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34
+149  Q:

## How do I calculate relative time?

Given a specific DateTime value, how do I display relative time, like

• 2 hours ago
• 3 days ago
• a month ago

etc, etc...?

+48  A:

Well, here's how we do it on Stack Overflow.

``````var ts = new TimeSpan(DateTime.UtcNow.Ticks - dt.Ticks);
double delta = ts.TotalSeconds;

if (delta < 60)
{
return ts.Seconds == 1 ? "one second ago" : ts.Seconds + " seconds ago";
}
if (delta < 120)
{
return "a minute ago";
}
if (delta < 2700) // 45 * 60
{
return ts.Minutes + " minutes ago";
}
if (delta < 5400) // 90 * 60
{
return "an hour ago";
}
if (delta < 86400) // 24 * 60 * 60
{
return ts.Hours + " hours ago";
}
if (delta < 172800) // 48 * 60 * 60
{
return "yesterday";
}
if (delta < 2592000) // 30 * 24 * 60 * 60
{
return ts.Days + " days ago";
}
if (delta < 31104000) // 12 * 30 * 24 * 60 * 60
{
int months = Convert.ToInt32(Math.Floor((double)ts.Days / 30));
return months <= 1 ? "one month ago" : months + " months ago";
}
int years = Convert.ToInt32(Math.Floor((double)ts.Days / 365));
return years <= 1 ? "one year ago" : years + " years ago";
``````

Suggestions? Comments? Ways to improve this algorithm?

"one" second ago, "one" month ago, "one" year ago.But, "an" hour ago, "a" minute ago.Did you pick up that way of talking in Des Moines?
"< 48*60*60s" is a rather unconventional definition for "yesterday". If it's 9am on Wednesday, would you really think of 9:01am on Monday as "yesterday". I'd have thought an algorithm for yesterday or "n days ago" should consider before/after midnight.
Compilers are usually pretty good at pre-calculating constant expressions, like 24 * 60 * 60, so you can directly use those instead of calculating it yourself to be 86400 and putting the original expression in comments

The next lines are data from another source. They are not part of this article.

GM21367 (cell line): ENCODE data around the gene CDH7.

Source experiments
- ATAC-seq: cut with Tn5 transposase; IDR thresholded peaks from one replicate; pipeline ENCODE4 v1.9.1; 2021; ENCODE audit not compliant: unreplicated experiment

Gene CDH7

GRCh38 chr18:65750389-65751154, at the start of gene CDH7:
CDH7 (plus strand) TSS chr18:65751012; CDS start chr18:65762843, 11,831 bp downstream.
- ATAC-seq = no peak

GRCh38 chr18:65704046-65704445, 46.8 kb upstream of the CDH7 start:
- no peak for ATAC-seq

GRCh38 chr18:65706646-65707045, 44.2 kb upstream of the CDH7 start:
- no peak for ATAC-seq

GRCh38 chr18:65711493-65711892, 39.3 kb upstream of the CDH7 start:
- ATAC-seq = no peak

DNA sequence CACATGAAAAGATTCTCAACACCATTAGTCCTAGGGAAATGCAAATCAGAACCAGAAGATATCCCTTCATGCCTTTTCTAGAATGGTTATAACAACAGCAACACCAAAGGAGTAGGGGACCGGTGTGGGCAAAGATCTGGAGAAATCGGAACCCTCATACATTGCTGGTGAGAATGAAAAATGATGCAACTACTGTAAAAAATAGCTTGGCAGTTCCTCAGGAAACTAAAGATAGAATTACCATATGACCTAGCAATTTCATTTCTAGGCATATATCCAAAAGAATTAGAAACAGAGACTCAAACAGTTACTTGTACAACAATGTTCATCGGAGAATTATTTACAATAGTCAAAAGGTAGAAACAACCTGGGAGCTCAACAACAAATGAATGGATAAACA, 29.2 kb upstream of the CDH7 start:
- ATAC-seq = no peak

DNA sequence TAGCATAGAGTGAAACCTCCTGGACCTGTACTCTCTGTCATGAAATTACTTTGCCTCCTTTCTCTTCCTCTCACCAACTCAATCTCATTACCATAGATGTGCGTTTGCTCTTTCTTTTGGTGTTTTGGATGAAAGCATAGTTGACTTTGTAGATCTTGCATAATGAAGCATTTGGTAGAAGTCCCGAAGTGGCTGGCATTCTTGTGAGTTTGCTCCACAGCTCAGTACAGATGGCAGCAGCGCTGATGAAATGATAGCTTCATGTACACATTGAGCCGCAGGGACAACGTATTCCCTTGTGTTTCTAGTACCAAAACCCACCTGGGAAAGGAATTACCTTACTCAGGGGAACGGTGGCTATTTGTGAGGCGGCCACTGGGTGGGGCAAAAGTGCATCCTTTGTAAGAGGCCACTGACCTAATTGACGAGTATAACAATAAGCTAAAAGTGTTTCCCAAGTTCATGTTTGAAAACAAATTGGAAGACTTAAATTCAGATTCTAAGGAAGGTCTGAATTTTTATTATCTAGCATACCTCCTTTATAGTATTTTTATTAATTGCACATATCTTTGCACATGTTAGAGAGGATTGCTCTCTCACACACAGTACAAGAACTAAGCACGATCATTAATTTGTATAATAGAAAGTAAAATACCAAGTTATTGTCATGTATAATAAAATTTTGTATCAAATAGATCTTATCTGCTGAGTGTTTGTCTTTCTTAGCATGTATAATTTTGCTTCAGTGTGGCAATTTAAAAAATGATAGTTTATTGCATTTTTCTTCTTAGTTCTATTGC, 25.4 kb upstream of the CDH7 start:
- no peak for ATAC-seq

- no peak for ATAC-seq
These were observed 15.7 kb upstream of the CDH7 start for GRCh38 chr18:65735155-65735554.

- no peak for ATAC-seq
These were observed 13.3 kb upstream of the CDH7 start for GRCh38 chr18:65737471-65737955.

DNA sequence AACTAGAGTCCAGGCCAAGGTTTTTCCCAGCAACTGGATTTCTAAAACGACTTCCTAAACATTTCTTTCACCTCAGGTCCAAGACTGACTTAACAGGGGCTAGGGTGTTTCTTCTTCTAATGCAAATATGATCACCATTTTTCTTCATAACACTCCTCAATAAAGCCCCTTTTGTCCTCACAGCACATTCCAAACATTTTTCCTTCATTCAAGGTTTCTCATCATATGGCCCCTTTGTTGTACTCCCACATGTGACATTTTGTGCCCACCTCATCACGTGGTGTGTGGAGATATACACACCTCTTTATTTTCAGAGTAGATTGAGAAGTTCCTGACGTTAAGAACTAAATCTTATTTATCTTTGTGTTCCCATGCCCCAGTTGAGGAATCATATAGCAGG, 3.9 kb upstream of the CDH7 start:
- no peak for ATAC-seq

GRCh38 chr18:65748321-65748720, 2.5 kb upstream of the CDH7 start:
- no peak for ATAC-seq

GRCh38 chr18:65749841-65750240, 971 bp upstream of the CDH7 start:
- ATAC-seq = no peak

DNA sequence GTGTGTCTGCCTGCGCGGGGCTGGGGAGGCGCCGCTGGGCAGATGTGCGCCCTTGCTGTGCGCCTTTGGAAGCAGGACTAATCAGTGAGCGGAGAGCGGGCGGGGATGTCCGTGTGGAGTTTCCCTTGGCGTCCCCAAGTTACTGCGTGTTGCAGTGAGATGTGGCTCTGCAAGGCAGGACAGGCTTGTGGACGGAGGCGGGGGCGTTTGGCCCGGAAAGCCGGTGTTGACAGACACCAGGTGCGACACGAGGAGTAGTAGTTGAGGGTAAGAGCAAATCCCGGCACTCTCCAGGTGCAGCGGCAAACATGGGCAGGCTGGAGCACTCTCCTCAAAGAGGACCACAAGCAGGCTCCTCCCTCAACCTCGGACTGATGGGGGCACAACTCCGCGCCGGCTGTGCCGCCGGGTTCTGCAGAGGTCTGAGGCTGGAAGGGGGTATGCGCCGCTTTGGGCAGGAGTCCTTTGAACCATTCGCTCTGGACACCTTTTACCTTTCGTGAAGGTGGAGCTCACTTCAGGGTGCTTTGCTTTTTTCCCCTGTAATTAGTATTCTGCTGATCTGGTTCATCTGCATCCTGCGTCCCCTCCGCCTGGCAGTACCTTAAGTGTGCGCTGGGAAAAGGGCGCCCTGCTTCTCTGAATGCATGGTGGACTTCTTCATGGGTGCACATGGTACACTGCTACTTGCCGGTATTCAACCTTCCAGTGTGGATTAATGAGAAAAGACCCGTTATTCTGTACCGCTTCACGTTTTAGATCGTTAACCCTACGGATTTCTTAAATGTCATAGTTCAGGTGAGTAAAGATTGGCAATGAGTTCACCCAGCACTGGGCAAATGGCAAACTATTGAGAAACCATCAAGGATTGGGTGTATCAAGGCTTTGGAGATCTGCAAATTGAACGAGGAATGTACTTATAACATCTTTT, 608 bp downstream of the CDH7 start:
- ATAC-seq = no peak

noticed that this function excludes weeks
@jray So go implement them. :)
+3  A:

@jeff

IMHO yours seems a little long. However it does seem a little more robust with support for "yesterday" and "years". But in my experience when this is used the person is most likely to view the content in the first 30 days. It is only the really hardcore people that come after that. So that is why I usually elect to keep this short and simple.

This is the method I am currently using on one of my websites. This only returns a relative day, hour, time. And then the user has to slap on "ago" in the output.

``public static string ToLongString(this TimeSpan time){    string output = String.Empty;    if (time.Days > 0)        output += time.Days + " days ";    if ((time.Days == 0 || time.Days == 1) && time.Hours > 0)        output += time.Hours + " hr ";    if (time.Days == 0 && time.Minutes > 0)        output += time.Minutes + " min ";    if (output.Length == 0)        output += time.Seconds + " sec";    return output.Trim();}``
+6  A:

Stack Overflow will write both "answered an hour ago" and "answered 1 hours ago".

Not both. But yes, 91 minutes, for example, will return "1 hours ago".
+150  A:

Jeff, your code is nice but could be clearer with constants (as suggested in Code Complete).

``````const int SECOND = 1;
const int MINUTE = 60 * SECOND;
const int HOUR = 60 * MINUTE;
const int DAY = 24 * HOUR;
const int MONTH = 30 * DAY;

if (delta < 0)
{
return "not yet";
}
if (delta < 1 * MINUTE)
{
return ts.Seconds == 1 ? "one second ago" : ts.Seconds + " seconds ago";
}
if (delta < 2 * MINUTE)
{
return "a minute ago";
}
if (delta < 45 * MINUTE)
{
return ts.Minutes + " minutes ago";
}
if (delta < 90 * MINUTE)
{
return "an hour ago";
}
if (delta < 24 * HOUR)
{
return ts.Hours + " hours ago";
}
if (delta < 48 * HOUR)
{
return "yesterday";
}
if (delta < 30 * DAY)
{
return ts.Days + " days ago";
}
if (delta < 12 * MONTH)
{
int months = Convert.ToInt32(Math.Floor((double)ts.Days / 30));
return months <= 1 ? "one month ago" : months + " months ago";
}
else
{
int years = Convert.ToInt32(Math.Floor((double)ts.Days / 365));
return years <= 1 ? "one year ago" : years + " years ago";
}
``````
in some languages you may even specify any type of comparing operator for the switch()-statement, like >, >=, <= etc... isn't this somehow possible in C#?
@Atmo: no it's not possible
I hate such constants with a passion. Does this look wrong to anyone? `Thread.Sleep(1 * MINUTE)`? Because it's wrong by a factor of 1000.
A:

I thought I'd give this a shot using classes and polymorphism. I had a previous iteration which used sub-classing which ended up having way too much overhead. I've switched to a more flexible delegate / public property object model which is significantly better. My code is very slightly more accurate, I wish I could come up with a better way to generate "months ago" that didn't seem too over-engineered.